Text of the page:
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  Monsters University Got A Lot Of Learning To Do
Year: 2013
Director: Dan Scanlon
Stars: Billy Crystal, John Goodman, Steve Buscemi, Helen Mirren, Peter Sohn, Joel Murray, Sean Hayes, Dave Foley, Charlie Day, Alfred Molina, Tyler Labine, Nathan Fillion, Aubrey Plaza, Bobby Moynihan, Noah Johnston, Julia Sweeney, Bonnie Hunt, John Krasinski
Genre: Comedy, Animated, FantasyBuy from Amazon
Rating:  7 (from 2 votes)
Review: When Mike (voiced by Billy Crystal) was a little eyeball, his class went on a school trip to Monsters, Inc, the company which helped to power the world of monsters through the screams of children they scared when the tykes woke up during the night. Although he was the least popular kid in his class, he had determination and optimism in his favour, so when he saw what was possible at the business he knew his ultimate goal was to be scary and join the ranks of the Scarers, jumping through the doors and out again, pausing briefly to collect a scream. In fact, so keen was Mike that he escaped the group then slipped through one of the doors and caused a panic...

The danger with opening up a fantasy world so carefully crafted as Pixar's Monsters, Inc was that all sorts of questions arise to pressure that construct's credibility, so a prequel such as Monsters University was going to have to nip those issues in the bud by not allowing them to pop into the heads of those watching. That central idea, that this realm could rely so heavily on scaring children, began to look a little flimsy if it was stretched out to another movie, so all credit to director Dan Scanlon and his team that they managed another enclosed world which also operated by its own rules, reminscent of our existence but just alien enough to sustain the fantasy elements.

If taking the story of Mike and Sully (John Goodman) back to the college days threatened to tell us that bit too much, thereby overexplaining things in an origin narrative, at least there were compensations such as Pixar's accustomed generosity of spirit which doesn't get off to a friendly start in this case as Mike is something of an outcast, with only his dream to keep his hopes alive. Here's the drawback, though: we are told throughout that he simply isn't scary enough, so will he turn out to be like some talent show hopeful whose ambition has deluded them and caused them to ignore the fact that they aren't best suited to this line of occupation? What Mike does have in his favour, however, is an excellent work ethic: he may not have a natural gift, but he does have drive.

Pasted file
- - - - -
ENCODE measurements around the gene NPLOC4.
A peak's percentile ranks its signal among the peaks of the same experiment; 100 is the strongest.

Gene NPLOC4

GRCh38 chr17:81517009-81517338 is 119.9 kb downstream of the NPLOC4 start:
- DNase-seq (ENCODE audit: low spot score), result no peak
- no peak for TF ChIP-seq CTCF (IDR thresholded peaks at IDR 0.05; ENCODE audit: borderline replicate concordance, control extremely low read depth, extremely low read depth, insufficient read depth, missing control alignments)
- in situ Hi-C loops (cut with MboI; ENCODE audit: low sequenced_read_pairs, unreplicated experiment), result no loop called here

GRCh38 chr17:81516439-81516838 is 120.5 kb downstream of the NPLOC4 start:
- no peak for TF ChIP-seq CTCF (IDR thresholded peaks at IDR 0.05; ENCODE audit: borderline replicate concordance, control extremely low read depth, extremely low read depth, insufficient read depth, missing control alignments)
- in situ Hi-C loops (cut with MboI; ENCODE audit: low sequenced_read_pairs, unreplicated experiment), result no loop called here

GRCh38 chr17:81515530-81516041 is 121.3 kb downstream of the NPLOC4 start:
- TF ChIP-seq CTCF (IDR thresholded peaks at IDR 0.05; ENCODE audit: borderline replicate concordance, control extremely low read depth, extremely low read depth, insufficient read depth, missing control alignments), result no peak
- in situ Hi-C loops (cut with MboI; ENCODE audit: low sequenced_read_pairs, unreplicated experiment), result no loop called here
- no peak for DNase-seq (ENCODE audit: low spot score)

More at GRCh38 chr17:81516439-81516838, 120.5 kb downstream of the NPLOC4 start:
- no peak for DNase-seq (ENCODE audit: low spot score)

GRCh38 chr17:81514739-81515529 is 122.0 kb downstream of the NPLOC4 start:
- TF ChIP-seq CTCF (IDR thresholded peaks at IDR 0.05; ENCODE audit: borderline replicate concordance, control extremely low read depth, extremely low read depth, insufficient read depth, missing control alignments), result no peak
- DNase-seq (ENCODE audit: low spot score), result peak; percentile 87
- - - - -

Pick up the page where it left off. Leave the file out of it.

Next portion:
When Mike meets Sully there is a definite barrier between them; we may know that by the time of the first movie they will be fast friends, but it doesn't start out that way, and again the overexplanation, that gathering of detail we could have worked out for ourselves, was part of what made this prequel that touch inferior. Sully comes from a family of Scarers so takes it for granted that he will pass his exams with flying colours - who needs to study? - but after a scuffle during their first test which infuriates the Dean, Hardscrabble (Helen Mirren at her iciest) they are told they are both off the Scarers' course and assigned to a lesser one. Mike is not having that, obviously, and looks around for another chance.

That you can make your own chances was an aspect to Monsters University, but another valid theme was to take on the old "nice guys finish last" cliché which was often applied to competition in the real world. There's no doubt Mike is a decent soul, but that means he's probably too decent to be as frightening as he wishes; Sully, on the other hand, starts out arrogant and realises his behaviour has been less than exemplary because he never gave people a chance, overconfident that he would win through on his own sense of entitlement. When they join up with a fraternity to enter a Scarers' contest on the campus which the Dean bets Mike will not win, and if he doesn't he will have to leave altogether, it's the old life's losers versus life's winners tale familiar from many a comedy, and unsurprising how that turns out - except the film does find a fresh angle which not only offers soul searching for the characters, but keeps it interesting. Maybe not as consistently funny as it might have been, that Scanlon and company found new twists on a clichéd story was welcome. Music by Randy Newman.
Reviewer: Graeme Clark

 

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